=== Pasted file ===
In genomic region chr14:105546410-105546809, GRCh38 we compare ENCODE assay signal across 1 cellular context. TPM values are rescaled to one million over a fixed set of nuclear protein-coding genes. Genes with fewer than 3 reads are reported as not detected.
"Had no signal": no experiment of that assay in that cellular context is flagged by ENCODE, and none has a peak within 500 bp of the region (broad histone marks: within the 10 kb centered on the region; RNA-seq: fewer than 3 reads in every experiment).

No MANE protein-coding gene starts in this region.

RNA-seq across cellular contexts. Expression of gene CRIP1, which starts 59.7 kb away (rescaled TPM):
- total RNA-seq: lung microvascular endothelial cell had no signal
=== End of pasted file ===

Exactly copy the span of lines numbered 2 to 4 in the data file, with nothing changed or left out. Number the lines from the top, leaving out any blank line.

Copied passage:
"Had no signal": no experiment of that assay in that cellular context is flagged by ENCODE, and none has a peak within 500 bp of the region (broad histone marks: within the 10 kb centered on the region; RNA-seq: fewer than 3 reads in every experiment).

No MANE protein-coding gene starts in this region.

RNA-seq across cellular contexts. Expression of gene CRIP1, which starts 59.7 kb away (rescaled TPM):